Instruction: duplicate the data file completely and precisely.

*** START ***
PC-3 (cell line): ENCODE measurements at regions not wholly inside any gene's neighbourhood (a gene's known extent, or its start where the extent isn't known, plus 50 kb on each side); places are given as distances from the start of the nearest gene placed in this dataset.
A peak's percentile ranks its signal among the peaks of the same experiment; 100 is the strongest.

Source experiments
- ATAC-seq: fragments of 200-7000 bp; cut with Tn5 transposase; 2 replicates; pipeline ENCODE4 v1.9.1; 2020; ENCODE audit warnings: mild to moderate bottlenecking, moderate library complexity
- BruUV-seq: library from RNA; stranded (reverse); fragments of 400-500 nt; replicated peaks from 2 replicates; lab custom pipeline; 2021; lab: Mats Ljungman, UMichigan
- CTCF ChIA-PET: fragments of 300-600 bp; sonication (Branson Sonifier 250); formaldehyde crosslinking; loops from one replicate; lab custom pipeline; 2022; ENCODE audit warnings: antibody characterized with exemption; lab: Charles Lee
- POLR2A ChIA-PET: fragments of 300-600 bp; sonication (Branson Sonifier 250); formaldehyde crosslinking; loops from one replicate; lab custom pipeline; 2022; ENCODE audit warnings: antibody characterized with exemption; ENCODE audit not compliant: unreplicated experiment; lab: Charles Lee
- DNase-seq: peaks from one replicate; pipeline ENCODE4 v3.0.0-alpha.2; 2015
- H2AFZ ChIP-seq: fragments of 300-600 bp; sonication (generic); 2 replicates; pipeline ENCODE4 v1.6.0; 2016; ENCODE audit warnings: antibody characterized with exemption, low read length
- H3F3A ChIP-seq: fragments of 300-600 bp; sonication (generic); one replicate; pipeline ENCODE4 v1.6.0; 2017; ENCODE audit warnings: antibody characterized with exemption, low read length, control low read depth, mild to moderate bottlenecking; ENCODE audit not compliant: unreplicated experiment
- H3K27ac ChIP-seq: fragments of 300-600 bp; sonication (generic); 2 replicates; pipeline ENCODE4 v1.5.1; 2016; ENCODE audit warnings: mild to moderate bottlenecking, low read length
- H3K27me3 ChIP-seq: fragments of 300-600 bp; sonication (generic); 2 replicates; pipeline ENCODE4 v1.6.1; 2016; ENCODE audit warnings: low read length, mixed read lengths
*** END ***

PC-3 (cell line): ENCODE measurements at regions not wholly inside any gene's neighbourhood (a gene's known extent, or its start where the extent isn't known, plus 50 kb on each side); places are given as distances from the start of the nearest gene placed in this dataset.
A peak's percentile ranks its signal among the peaks of the same experiment; 100 is the strongest.

Source experiments
- ATAC-seq: fragments of 200-7000 bp; cut with Tn5 transposase; 2 replicates; pipeline ENCODE4 v1.9.1; 2020; ENCODE audit warnings: mild to moderate bottlenecking, moderate library complexity
- BruUV-seq: library from RNA; stranded (reverse); fragments of 400-500 nt; replicated peaks from 2 replicates; lab custom pipeline; 2021; lab: Mats Ljungman, UMichigan
- CTCF ChIA-PET: fragments of 300-600 bp; sonication (Branson Sonifier 250); formaldehyde crosslinking; loops from one replicate; lab custom pipeline; 2022; ENCODE audit warnings: antibody characterized with exemption; lab: Charles Lee
- POLR2A ChIA-PET: fragments of 300-600 bp; sonication (Branson Sonifier 250); formaldehyde crosslinking; loops from one replicate; lab custom pipeline; 2022; ENCODE audit warnings: antibody characterized with exemption; ENCODE audit not compliant: unreplicated experiment; lab: Charles Lee
- DNase-seq: peaks from one replicate; pipeline ENCODE4 v3.0.0-alpha.2; 2015
- H2AFZ ChIP-seq: fragments of 300-600 bp; sonication (generic); 2 replicates; pipeline ENCODE4 v1.6.0; 2016; ENCODE audit warnings: antibody characterized with exemption, low read length
- H3F3A ChIP-seq: fragments of 300-600 bp; sonication (generic); one replicate; pipeline ENCODE4 v1.6.0; 2017; ENCODE audit warnings: antibody characterized with exemption, low read length, control low read depth, mild to moderate bottlenecking; ENCODE audit not compliant: unreplicated experiment
- H3K27ac ChIP-seq: fragments of 300-600 bp; sonication (generic); 2 replicates; pipeline ENCODE4 v1.5.1; 2016; ENCODE audit warnings: mild to moderate bottlenecking, low read length
- H3K27me3 ChIP-seq: fragments of 300-600 bp; sonication (generic); 2 replicates; pipeline ENCODE4 v1.6.1; 2016; ENCODE audit warnings: low read length, mixed read lengths